1. You Are At:
  2. Home
  3. India News
  4. Historiographers, Not History Divided India, Pakistan, Says Mani Shankar Aiyar

Historiographers, Not History Divided India, Pakistan, Says Mani Shankar Aiyar

Karachi, Nov 13: Former Union minister Mani Shankar Aiyar on Saturday told a conference here that historiographers, not history, were responsible for dividing India and Pakistan, reports Dawn newspaper.Speaking at the conference on “Situation in

PTI [ Updated: November 13, 2011 16:15 IST ]
historiographers not history divided india pakistan says
historiographers not history divided india pakistan says mani shankar aiyar

Karachi, Nov 13: Former Union minister Mani Shankar Aiyar on Saturday told a conference here that historiographers, not history, were responsible for dividing India and Pakistan, reports Dawn newspaper.


Speaking at the conference on “Situation in South Asia” at Shaheed Zulfikar Ali Bhutto Institute of Science and Technology, Aiyar said Pakistan was an irreversible historical fact and that “India and Pakistan are like Siamese twins”; they couldn't float away from each other.

He said we could either carry on punching one another or work together towards a common goal.

He said history didn't divide us but historiographers did. It led to the Two-Nation theory which manifested in Pakistan and then into a three-state reality.

Aiyar said there were Muslims shrines in India just as there were Hindu shrines in Pakistan.

He lauded the idea of writing a joint history which was a difficult task. He said, communalised approach to history was dangerous. “We must recognise the diversity of our heritage.”

The Congress MP said there were people in the Indian foreign office who were ignorant of and prejudiced against Pakistan — foreign offices of both countries were a problem.

“We must resume restructuring of an uninterrupted and uninterruptible dialogue and prevent hostile elements from not letting the dialogue take place”, he added.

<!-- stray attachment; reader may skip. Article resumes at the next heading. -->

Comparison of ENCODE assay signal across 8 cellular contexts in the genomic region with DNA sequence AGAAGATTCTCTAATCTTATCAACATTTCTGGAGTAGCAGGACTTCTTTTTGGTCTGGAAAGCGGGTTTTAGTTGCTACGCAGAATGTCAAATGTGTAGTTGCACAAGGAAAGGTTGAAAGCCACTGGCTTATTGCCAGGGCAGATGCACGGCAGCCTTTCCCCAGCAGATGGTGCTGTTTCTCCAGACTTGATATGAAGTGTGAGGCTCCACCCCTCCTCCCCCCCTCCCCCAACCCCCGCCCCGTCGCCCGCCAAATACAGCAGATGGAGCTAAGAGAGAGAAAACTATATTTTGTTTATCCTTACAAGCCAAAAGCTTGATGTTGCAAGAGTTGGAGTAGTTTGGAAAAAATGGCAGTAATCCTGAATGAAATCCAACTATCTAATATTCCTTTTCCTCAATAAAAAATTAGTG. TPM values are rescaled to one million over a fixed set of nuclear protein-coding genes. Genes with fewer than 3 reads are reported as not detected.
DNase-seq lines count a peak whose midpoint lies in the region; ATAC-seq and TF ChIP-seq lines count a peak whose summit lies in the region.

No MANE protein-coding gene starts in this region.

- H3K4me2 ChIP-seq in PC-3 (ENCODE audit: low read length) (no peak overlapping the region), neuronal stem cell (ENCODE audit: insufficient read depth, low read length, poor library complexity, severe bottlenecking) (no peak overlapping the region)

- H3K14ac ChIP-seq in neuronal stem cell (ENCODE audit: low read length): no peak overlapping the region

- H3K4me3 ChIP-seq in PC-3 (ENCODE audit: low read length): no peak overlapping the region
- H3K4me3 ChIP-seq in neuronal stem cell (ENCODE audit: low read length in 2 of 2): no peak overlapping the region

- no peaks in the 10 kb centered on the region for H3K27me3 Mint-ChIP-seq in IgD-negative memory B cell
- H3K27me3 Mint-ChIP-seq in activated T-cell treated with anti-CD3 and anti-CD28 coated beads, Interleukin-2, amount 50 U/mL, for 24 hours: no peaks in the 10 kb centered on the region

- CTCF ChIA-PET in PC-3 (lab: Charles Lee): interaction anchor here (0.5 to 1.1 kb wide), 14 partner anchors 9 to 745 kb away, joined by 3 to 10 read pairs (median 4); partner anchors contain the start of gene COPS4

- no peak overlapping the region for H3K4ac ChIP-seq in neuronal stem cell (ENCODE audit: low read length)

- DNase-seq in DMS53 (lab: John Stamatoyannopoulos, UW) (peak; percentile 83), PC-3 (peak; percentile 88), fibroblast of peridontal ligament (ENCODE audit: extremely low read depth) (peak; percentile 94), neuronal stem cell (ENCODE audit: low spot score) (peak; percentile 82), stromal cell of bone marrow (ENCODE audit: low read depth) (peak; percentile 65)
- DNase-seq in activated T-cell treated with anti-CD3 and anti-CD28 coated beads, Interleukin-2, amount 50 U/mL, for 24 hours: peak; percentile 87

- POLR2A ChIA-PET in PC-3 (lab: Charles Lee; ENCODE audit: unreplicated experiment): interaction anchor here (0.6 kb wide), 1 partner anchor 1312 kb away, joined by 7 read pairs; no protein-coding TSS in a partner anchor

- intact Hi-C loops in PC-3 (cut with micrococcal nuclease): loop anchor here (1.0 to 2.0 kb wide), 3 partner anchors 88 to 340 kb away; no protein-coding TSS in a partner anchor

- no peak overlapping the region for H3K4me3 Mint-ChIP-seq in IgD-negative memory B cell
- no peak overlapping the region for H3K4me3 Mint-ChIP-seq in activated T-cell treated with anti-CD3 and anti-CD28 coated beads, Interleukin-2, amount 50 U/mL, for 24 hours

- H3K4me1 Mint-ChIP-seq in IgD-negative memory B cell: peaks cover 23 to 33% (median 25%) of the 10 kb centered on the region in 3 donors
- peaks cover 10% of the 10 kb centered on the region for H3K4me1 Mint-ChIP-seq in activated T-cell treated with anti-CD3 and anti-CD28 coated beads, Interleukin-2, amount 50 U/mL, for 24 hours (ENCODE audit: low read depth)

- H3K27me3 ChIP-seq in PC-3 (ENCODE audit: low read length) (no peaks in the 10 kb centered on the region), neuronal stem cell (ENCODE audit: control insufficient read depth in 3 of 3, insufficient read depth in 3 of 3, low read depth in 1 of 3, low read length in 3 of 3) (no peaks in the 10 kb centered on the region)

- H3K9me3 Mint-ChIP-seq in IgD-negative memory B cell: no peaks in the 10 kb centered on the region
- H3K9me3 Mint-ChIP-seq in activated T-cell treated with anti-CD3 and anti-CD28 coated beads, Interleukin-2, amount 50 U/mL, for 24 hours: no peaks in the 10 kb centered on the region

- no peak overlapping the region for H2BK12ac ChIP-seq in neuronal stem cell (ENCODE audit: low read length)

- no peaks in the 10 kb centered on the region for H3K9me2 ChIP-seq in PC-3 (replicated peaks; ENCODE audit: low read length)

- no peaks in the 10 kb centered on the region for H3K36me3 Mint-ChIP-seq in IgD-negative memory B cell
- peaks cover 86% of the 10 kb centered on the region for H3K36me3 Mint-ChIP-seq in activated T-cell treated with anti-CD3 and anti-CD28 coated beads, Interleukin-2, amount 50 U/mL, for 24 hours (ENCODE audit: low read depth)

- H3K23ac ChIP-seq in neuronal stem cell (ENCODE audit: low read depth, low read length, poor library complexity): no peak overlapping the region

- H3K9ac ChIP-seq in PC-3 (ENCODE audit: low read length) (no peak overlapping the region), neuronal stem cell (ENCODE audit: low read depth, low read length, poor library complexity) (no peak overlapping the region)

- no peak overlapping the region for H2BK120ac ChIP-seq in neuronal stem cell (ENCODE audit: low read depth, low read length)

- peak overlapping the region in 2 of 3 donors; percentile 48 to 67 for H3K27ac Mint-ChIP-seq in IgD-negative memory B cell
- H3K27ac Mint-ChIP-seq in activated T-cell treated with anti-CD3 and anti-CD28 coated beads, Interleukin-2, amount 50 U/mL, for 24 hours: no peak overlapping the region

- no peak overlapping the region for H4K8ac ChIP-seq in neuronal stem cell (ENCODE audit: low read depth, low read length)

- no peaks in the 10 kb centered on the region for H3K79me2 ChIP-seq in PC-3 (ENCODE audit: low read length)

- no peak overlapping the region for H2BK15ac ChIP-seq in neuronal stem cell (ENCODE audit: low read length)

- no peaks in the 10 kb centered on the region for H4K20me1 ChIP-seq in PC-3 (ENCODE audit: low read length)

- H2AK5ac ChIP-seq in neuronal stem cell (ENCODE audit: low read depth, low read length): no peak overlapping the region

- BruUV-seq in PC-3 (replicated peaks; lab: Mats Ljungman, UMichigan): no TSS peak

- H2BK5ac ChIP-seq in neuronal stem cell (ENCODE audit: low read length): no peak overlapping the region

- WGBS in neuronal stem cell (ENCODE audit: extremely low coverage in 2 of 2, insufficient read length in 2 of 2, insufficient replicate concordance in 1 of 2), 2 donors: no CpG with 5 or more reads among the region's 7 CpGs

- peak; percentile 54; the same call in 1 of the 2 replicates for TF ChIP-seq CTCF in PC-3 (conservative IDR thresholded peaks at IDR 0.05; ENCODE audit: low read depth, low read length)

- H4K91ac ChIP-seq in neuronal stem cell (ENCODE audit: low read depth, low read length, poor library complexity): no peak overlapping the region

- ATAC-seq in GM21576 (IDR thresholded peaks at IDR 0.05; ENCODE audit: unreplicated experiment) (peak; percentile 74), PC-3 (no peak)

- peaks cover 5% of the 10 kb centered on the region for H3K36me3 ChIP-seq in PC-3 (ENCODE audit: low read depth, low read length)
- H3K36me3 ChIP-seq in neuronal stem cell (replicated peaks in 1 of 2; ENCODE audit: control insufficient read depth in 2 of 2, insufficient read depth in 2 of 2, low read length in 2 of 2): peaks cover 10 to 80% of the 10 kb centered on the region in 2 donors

He appreciated that the prime minister of India had called Gilani a man of peace.

Aiyar said  two words, asymmetry and non-reciprocity, were key to coming closer — one should be friendlier to the other.

He argued trade between the two had to be dealt with in a sensitive manner rather than bringing down all barriers.

After tracing the centuries' old common history, and after touching upon the phase when Indian leaders (Gandhi, Nehru, etc) suffered inferiority complex vis-à-vis Europeans and then restored self-confidence, he said it was Tagore and Iqbal who started Asian Renaissance in the region.

He said in early 1947 through a conference Nehru wanted Asia to be the centre of the world.

He said if Pakistan had ancestral relations with West Asia and Central Asia, it shouldn't bother India; similarly India also had relations with these regions. But the fact remained that there were more civilisational similarities between India and Pakistan.

Aiyar said Mughals ruled India for hundreds of years and during that time only 24 per cent of the population was Muslim, which clearly indicated that there was no major attempt to forcibly convert Hindus into Muslims.

The Congress MP  said South Asia had survived on the basis of plurality whereas West Asia had survived on the basis of uniformity.

He disagreed with Javed Jabbar who wrote in one his books that there's a Muslim nation in India.

He said sub-identity had to be given recognition. He said we had common civilisation and only when India's hostility got asserted a reaction from Pakistan was witnessed.

Pakistani senator Raza Rabbani discussed Pakistan's present geopolitical situation and reiterated the basic red lines, which were (1) respect for territorial sovereignty (2) issues should be dealt with sovereign equality (3) no boots on ground (4) cessation of drone attacks (5) no pressure from any power on decision-making vis-à-vis national security.

Write a comment